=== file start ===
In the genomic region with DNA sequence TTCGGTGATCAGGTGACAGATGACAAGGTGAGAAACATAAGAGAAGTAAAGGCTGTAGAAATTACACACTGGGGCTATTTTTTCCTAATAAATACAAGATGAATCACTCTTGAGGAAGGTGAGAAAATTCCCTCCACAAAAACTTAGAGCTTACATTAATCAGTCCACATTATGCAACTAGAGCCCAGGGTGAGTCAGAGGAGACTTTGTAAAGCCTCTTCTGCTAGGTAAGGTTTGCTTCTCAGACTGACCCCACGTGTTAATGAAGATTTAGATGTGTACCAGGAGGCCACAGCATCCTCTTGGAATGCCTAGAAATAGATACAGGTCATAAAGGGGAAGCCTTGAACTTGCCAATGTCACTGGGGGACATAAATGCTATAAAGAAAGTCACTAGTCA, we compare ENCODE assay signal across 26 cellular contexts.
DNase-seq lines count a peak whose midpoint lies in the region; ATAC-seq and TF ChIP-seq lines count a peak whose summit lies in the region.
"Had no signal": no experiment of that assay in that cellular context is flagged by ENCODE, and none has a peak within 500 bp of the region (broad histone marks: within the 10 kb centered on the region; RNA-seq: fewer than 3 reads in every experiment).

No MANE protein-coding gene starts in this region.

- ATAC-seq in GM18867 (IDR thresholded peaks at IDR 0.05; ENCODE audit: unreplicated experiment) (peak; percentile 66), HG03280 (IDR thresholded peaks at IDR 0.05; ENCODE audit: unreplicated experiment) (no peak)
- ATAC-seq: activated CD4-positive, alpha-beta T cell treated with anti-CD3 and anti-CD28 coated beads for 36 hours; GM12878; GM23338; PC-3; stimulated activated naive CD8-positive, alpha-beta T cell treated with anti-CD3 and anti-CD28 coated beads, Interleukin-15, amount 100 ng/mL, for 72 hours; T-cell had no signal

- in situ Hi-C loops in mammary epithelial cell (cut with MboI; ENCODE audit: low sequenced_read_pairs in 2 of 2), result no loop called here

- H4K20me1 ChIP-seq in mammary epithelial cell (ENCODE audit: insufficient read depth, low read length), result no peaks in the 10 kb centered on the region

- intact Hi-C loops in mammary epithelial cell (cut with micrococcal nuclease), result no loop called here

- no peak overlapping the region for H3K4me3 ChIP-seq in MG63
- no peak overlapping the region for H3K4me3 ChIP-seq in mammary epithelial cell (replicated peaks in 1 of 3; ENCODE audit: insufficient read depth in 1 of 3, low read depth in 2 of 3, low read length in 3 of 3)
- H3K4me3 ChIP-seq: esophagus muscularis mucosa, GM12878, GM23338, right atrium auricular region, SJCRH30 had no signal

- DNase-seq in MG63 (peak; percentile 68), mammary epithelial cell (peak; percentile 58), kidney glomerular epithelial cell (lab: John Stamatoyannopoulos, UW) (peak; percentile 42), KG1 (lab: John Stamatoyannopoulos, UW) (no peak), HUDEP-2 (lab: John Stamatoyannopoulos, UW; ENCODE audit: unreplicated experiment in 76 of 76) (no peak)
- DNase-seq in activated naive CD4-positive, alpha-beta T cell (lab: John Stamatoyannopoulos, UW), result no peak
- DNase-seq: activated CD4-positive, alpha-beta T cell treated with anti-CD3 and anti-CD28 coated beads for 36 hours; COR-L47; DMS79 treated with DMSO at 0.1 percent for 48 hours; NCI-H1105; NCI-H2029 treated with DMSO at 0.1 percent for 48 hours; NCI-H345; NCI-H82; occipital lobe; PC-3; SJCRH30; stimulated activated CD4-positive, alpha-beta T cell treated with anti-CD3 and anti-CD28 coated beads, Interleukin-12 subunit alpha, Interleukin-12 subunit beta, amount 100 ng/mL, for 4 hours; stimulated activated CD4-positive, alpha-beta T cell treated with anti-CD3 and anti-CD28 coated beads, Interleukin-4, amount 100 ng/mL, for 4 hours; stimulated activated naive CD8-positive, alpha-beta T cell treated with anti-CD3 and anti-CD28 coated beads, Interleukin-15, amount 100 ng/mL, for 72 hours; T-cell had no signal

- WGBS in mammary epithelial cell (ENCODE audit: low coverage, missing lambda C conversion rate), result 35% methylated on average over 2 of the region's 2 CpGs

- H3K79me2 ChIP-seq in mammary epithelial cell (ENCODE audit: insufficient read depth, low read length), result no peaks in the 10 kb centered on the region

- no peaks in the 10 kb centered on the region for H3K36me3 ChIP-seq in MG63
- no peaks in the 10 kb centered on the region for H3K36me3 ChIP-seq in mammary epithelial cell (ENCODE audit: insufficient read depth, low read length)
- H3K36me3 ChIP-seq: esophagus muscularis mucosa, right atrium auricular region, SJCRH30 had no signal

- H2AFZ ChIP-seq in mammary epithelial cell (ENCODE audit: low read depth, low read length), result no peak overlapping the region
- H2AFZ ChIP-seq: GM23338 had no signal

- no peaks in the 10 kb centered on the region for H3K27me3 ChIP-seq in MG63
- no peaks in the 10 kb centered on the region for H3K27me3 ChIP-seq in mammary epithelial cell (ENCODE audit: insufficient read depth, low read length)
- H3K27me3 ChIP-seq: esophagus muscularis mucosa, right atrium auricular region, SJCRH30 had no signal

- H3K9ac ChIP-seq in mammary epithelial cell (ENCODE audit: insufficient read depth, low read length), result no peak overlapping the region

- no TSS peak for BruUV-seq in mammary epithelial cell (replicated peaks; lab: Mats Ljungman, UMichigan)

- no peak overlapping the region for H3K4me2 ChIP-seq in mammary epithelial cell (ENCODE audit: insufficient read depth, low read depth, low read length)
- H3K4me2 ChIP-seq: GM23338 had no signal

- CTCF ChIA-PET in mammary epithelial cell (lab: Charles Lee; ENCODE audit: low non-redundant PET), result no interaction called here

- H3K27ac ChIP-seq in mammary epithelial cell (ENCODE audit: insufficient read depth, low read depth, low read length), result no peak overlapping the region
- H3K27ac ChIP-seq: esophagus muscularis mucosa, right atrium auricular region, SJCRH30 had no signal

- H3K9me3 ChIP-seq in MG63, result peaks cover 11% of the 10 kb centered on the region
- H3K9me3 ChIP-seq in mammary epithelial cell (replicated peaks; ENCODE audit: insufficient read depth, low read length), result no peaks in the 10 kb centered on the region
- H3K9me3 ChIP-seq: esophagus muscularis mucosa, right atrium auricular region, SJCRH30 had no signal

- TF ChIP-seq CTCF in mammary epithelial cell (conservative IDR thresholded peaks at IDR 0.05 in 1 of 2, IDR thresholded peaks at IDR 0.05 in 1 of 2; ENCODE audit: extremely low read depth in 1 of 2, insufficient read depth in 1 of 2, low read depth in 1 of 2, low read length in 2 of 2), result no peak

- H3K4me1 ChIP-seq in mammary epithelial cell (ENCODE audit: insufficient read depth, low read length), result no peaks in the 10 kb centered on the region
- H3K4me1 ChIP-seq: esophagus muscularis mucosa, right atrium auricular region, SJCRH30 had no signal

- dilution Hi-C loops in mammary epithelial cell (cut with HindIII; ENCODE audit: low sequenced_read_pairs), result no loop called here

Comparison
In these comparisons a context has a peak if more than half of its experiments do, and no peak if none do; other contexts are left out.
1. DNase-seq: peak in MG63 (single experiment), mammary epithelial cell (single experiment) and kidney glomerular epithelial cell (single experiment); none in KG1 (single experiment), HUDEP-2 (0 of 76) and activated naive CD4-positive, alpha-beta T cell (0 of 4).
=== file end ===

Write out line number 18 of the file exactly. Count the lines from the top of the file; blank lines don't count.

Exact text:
- no peaks in the 10 kb centered on the region for H3K36me3 ChIP-seq in MG63